Gassho
    Gary

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    Forums Member jgolds72's Avatar
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    Quote Originally Posted by srivijaya View Post
    Hi jgolds,
    Sounds good. Has it worked for you?
    It has though I must admit it isn't the easiest path. There was alot of trial and error in researching, experimenting and ultimately building a meditation practice. Then of course there is the constant mindfulness of action and intent to avoid the pitfalls of delusion. All in all it reminds me of a spiritual garden, lots of work but there's nothing better than the fruits of your own labors.

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    Forums Member jgolds72's Avatar
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    Thanks everyone,
    I appreciate all the feed back. I will be attending the local Sangha in the near future. Also I'm looking into the Treeleaf.org thanks for the link Gary.

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    Forums Member srivijaya's Avatar
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    Quote Originally Posted by jgolds72 View Post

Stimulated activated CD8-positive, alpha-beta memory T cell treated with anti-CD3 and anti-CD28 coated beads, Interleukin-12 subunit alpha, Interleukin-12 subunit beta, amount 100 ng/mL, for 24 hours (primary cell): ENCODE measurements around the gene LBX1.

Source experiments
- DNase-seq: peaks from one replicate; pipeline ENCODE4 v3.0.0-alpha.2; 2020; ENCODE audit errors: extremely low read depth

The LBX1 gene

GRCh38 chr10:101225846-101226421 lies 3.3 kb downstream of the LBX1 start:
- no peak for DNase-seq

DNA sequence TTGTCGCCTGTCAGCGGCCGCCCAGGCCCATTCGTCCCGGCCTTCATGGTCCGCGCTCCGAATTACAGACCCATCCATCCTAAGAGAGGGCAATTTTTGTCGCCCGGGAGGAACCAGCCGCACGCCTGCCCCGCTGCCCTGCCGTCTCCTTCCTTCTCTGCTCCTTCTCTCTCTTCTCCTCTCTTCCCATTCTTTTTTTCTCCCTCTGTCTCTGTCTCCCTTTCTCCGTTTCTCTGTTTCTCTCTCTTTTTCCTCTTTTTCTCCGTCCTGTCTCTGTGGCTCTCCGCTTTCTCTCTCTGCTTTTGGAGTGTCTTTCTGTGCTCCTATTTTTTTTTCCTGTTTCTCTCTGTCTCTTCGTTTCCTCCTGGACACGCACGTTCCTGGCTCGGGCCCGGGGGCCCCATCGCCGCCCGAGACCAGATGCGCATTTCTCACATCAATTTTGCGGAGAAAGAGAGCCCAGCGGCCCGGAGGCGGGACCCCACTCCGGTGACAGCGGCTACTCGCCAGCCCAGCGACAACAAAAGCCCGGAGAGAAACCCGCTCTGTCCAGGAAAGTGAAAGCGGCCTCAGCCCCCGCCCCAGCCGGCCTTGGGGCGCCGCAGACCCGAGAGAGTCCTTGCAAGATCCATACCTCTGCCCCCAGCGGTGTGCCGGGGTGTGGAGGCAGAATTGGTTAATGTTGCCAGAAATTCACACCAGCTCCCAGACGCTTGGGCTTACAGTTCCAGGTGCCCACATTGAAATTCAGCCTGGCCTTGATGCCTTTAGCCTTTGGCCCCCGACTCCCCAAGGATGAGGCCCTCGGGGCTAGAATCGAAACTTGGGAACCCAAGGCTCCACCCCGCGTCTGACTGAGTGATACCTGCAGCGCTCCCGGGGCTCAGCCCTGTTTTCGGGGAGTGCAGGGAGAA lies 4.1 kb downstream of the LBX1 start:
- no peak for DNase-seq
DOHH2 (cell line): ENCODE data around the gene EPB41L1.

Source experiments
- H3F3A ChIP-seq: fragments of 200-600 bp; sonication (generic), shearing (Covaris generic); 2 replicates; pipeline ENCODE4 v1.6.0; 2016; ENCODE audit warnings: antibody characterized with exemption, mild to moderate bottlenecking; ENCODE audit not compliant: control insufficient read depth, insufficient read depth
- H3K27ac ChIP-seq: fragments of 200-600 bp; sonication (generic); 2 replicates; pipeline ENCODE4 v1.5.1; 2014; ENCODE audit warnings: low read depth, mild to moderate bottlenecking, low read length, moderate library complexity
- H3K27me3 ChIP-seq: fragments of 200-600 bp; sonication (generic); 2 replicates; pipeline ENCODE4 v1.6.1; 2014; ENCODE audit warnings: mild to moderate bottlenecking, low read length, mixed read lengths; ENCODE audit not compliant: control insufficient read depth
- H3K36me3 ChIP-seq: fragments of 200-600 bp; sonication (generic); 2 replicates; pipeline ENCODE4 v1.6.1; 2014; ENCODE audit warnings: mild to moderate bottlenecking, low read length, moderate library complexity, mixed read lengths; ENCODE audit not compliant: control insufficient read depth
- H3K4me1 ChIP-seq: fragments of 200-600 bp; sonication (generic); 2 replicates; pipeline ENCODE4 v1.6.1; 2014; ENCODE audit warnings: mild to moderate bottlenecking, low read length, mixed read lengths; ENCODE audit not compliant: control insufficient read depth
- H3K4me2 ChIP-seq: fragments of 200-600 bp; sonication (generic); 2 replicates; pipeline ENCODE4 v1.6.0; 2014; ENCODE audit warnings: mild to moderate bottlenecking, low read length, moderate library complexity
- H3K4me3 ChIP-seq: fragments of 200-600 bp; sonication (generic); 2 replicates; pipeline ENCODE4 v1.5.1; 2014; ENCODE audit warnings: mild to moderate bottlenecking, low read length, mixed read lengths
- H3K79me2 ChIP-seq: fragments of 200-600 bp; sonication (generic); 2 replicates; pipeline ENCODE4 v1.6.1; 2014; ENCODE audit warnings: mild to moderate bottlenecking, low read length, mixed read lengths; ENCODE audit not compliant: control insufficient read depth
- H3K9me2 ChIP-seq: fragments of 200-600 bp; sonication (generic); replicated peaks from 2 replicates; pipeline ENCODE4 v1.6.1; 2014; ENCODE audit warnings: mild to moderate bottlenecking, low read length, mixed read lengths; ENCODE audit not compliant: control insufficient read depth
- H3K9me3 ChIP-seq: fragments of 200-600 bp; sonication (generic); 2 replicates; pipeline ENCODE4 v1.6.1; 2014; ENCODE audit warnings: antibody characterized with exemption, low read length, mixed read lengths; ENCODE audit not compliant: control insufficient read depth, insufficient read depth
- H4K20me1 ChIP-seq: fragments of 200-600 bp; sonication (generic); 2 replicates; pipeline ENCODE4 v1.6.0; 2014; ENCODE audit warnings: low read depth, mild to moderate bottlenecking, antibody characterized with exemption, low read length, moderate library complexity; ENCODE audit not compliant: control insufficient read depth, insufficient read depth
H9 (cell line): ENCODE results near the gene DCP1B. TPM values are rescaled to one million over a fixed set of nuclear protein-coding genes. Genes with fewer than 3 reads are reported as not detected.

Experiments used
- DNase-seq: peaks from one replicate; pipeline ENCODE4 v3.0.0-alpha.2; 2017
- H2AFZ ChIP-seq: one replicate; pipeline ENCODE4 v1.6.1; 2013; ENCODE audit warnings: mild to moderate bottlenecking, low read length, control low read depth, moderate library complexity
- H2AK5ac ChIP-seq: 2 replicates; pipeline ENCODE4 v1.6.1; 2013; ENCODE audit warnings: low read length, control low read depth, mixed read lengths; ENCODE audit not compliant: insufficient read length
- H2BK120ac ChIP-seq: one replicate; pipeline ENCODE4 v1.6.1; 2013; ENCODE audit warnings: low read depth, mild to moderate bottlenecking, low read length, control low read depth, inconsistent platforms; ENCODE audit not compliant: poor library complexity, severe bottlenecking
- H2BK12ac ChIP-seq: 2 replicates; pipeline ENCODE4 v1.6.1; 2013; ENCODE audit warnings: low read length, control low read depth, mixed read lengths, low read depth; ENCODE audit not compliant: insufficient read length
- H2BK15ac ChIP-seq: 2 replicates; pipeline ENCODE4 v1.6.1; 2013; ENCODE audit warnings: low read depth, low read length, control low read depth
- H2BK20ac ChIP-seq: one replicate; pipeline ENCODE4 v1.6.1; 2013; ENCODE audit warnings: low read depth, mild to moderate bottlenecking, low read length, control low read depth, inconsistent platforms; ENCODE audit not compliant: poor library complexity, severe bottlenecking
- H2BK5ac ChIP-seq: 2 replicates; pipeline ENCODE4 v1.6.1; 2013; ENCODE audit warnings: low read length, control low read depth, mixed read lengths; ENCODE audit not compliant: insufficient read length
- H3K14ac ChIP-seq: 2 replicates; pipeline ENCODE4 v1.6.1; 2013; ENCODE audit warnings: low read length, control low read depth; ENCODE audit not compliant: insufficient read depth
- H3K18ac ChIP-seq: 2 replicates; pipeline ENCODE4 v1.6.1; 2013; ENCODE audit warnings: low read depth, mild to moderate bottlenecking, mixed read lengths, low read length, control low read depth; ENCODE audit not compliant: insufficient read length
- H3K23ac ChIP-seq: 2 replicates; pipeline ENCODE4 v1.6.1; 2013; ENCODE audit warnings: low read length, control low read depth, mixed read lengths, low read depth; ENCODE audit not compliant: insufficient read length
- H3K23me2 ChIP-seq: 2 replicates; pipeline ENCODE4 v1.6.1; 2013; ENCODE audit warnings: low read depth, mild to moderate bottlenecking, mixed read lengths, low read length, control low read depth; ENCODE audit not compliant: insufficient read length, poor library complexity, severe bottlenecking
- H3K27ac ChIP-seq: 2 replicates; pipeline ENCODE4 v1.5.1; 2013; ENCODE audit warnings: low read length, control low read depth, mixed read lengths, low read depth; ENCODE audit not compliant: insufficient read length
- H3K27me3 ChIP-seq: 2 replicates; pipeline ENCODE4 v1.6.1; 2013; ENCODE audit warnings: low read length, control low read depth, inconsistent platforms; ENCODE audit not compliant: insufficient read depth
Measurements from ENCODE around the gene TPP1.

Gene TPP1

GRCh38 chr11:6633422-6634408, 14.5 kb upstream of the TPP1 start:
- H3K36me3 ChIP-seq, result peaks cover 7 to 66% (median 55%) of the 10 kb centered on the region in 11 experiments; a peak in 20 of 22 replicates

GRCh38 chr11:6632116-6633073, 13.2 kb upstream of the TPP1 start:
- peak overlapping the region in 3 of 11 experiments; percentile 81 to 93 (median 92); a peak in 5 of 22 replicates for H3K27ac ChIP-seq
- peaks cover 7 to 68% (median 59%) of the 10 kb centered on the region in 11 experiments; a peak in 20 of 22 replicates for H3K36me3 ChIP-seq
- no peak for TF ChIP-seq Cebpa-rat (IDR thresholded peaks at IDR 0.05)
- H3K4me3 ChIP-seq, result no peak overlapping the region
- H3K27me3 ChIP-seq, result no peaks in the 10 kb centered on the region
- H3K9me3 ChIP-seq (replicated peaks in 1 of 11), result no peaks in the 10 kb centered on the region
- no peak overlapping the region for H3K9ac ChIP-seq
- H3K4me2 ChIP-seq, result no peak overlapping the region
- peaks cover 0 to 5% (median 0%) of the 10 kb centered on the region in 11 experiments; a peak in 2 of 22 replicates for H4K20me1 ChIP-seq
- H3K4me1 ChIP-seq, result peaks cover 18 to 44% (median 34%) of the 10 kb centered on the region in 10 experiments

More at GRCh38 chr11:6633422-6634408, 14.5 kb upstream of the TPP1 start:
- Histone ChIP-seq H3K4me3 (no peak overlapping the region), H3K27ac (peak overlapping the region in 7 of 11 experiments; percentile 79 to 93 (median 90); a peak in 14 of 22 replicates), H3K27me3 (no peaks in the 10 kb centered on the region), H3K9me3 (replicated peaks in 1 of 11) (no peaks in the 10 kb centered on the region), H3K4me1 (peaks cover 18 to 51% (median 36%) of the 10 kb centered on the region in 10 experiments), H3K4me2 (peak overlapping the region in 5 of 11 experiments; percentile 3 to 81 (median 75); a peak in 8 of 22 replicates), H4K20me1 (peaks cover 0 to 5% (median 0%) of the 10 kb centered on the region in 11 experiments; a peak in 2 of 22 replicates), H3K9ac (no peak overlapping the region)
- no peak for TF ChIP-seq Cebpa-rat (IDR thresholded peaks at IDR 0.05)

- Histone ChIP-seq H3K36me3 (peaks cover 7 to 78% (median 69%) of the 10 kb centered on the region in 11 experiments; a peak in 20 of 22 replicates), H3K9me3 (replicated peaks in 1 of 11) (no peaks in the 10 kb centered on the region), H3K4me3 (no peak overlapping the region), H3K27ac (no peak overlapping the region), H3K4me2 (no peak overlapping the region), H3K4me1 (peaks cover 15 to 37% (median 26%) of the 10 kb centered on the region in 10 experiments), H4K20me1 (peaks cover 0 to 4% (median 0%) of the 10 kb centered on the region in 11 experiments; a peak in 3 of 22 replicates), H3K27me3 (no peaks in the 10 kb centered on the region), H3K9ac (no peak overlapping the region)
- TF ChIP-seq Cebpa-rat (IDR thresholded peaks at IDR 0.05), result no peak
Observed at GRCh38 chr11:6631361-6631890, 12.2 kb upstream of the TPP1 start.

It has though I must admit it isn't the easiest path. There was alot of trial and error in researching, experimenting and ultimately building a meditation practice. Then of course there is the constant mindfulness of action and intent to avoid the pitfalls of delusion. All in all it reminds me of a spiritual garden, lots of work but there's nothing better than the fruits of your own labors.
    Very much my experience too. The trial and error are crucial because at the end of the day the only thing that works, is that which works for you and there's only one way to find that out.

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    Forums Member. GhostMice's Avatar
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    I would like to be part of a Buddhist community, there's a Buddhist center in the city, but it's not too lively at the times I pop in, and I'm the type of person who only has a small social circle anyway, and am a bit of an introvert, but I'm coming out of my shell a bit more, the theory of everyone having been your mother in the cycle of rebirth kinda helps me deal with strangers and the public a bit more....